Very intresting read.  When I first built my FreeNAS array and setup ZFS I did not consider expansion.  ZFS for those who don't know runs just like hardware RAID but using the ZFS filesystem.  It's still not as fast as hardware RAID but it does performs well.  FreeNAS is very picky about hardware.  If I had I would have used FlexRaid from the start.  I will be holding out tRaid but I do know it will be nice to expand one drive at a time.  I currently have a 9 drive system and want to eventually I would expand to 17 but there is no way I can afford to replace 9 2TB drives with 9 or more 4 TB drives and that would be just the start.  Factor into that the risk factor anytime you add just a single drive expand a RAID like that. :o

Almost forgot what would happen if your RAID card took a dump and you could not get the same card anymore, everything gone.  These things are avoided with software RAID and most of us home users don't need or can afford hardware RAID.

If I ever needed the speed and performance of hardware RAID from home I would build a much smaller array dedicated for that task.  On that note I am very interested in what Brahim has in store to close the gap on performance.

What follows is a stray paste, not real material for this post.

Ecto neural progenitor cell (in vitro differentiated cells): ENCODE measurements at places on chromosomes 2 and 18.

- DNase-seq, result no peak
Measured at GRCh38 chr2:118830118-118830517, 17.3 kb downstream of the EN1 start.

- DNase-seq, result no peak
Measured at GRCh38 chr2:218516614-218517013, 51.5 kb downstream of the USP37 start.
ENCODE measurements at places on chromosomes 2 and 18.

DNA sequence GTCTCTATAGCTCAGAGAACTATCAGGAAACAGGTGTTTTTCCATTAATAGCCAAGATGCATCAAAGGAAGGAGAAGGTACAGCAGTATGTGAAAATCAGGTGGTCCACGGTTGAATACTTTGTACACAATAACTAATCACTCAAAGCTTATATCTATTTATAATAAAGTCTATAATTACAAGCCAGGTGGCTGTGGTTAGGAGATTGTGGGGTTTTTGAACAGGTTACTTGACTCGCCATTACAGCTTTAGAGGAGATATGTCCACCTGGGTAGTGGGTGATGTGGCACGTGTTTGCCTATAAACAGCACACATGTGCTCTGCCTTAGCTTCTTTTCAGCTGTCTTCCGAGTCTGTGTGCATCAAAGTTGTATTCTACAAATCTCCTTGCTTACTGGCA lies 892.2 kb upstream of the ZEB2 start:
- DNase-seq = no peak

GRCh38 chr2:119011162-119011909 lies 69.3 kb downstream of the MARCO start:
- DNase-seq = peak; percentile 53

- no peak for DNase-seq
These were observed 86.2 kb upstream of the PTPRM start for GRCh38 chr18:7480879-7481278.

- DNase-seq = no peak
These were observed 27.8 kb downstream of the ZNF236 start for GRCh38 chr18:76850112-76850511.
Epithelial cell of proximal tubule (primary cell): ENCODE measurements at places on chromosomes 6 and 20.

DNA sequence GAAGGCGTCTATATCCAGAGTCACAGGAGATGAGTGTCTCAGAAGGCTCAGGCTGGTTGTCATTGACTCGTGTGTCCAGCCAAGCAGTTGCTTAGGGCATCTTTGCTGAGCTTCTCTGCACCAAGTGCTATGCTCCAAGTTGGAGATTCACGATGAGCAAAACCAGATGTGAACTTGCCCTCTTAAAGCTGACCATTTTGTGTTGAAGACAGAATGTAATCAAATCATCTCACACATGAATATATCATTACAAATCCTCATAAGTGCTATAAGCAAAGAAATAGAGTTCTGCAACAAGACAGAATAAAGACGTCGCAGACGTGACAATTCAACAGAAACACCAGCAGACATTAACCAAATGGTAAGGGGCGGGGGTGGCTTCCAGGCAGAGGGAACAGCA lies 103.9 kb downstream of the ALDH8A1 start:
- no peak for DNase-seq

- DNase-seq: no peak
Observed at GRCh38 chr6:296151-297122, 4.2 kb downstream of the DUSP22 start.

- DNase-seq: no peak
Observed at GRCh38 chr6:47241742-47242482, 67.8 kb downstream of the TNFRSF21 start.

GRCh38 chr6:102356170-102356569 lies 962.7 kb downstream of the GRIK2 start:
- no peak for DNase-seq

Offline Brahim

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Re: So, a little story and the power of software RAID
« Reply #2 on: July 31, 2013, 04:09:12 pm »
I even left out the power consumption aspect too as all those disks are spun and rotated at the same speed continually with the heads kept aligned.
The argument for the longest time has been all this was required for performance.

I think I am about to change that thinking and upset a lot of people in the process. :)
My lips are sealed for now. However, if you were on the fence in regard to Transparent RAID due to speed concerns, I am going to make you rethink everything8)


Offline fishyfish

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Re: So, a little story and the power of software RAID
« Reply #3 on: August 01, 2013, 01:40:18 pm »
I think I have had just about enough of you and your sealed lips, Brahim! ;)

Offline Brahim

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Re: So, a little story and the power of software RAID
« Reply #4 on: August 01, 2013, 02:13:58 pm »